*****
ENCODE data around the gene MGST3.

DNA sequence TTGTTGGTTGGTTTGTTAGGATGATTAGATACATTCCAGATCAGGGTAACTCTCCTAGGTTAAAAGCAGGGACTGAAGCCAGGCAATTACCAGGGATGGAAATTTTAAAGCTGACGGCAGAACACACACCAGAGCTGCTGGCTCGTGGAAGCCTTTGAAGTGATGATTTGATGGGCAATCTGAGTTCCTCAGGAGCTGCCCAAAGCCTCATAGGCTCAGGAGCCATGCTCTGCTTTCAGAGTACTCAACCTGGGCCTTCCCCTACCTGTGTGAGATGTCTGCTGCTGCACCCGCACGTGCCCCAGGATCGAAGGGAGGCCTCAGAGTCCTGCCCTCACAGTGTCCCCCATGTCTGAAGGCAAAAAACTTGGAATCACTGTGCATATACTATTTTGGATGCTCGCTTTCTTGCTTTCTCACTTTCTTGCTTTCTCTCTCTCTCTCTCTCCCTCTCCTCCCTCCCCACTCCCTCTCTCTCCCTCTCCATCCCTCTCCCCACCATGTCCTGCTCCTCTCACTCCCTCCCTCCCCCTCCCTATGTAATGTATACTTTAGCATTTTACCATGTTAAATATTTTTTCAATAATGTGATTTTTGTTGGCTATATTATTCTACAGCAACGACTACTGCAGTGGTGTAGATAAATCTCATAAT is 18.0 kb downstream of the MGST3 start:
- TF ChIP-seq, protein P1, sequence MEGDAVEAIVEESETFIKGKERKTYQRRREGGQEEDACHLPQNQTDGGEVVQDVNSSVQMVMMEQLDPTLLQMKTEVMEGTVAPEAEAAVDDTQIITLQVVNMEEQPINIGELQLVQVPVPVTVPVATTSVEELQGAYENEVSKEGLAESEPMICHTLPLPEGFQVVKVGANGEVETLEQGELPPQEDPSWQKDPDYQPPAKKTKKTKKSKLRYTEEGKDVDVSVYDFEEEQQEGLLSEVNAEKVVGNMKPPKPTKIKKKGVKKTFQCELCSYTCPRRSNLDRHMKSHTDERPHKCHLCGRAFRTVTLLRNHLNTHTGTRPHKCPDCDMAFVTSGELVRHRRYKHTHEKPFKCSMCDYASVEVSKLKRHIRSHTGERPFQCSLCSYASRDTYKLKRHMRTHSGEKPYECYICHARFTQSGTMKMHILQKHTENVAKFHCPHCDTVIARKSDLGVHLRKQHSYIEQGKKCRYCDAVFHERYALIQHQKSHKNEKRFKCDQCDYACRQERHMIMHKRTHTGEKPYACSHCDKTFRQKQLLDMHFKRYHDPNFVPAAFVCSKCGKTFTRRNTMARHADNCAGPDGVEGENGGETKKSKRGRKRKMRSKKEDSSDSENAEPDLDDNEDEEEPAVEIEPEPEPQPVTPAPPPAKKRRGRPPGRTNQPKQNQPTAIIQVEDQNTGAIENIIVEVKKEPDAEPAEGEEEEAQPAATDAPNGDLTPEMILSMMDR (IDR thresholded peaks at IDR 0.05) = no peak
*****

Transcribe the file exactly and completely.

ENCODE data around the gene MGST3.

DNA sequence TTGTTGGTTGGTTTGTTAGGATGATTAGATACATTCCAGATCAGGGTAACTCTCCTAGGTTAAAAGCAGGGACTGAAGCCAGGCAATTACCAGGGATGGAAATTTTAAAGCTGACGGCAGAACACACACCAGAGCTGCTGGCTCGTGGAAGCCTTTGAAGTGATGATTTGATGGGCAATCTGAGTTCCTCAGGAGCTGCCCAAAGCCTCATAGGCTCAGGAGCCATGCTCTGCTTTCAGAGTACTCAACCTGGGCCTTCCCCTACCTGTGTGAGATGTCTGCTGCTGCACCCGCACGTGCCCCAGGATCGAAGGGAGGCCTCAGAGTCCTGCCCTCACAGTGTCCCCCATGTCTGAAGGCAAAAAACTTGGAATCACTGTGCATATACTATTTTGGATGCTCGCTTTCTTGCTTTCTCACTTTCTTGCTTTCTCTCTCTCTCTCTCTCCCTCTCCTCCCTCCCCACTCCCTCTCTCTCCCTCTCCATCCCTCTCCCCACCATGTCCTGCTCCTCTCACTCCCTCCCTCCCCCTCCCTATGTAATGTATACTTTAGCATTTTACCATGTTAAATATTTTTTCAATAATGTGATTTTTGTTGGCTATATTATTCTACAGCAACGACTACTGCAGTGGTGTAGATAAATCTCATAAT is 18.0 kb downstream of the MGST3 start:
- TF ChIP-seq, protein P1, sequence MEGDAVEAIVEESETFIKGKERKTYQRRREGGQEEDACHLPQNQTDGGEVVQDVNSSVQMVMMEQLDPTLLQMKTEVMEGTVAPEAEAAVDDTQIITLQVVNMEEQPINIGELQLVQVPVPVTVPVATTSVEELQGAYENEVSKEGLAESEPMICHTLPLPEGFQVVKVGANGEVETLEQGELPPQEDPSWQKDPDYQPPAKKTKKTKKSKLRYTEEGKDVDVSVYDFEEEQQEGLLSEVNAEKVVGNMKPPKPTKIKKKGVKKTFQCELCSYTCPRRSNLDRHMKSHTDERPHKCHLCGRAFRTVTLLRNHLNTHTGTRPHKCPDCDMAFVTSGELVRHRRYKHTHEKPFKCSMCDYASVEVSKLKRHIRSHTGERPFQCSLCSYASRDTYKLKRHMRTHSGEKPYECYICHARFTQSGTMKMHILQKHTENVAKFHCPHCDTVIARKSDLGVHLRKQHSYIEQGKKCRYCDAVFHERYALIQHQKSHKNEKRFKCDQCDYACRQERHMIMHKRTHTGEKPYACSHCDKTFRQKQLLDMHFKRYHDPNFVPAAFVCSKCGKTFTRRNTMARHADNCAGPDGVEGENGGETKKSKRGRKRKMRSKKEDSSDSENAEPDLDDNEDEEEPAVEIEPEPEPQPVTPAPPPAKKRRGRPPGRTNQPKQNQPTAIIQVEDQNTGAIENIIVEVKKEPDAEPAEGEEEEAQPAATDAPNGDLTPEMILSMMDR (IDR thresholded peaks at IDR 0.05) = no peak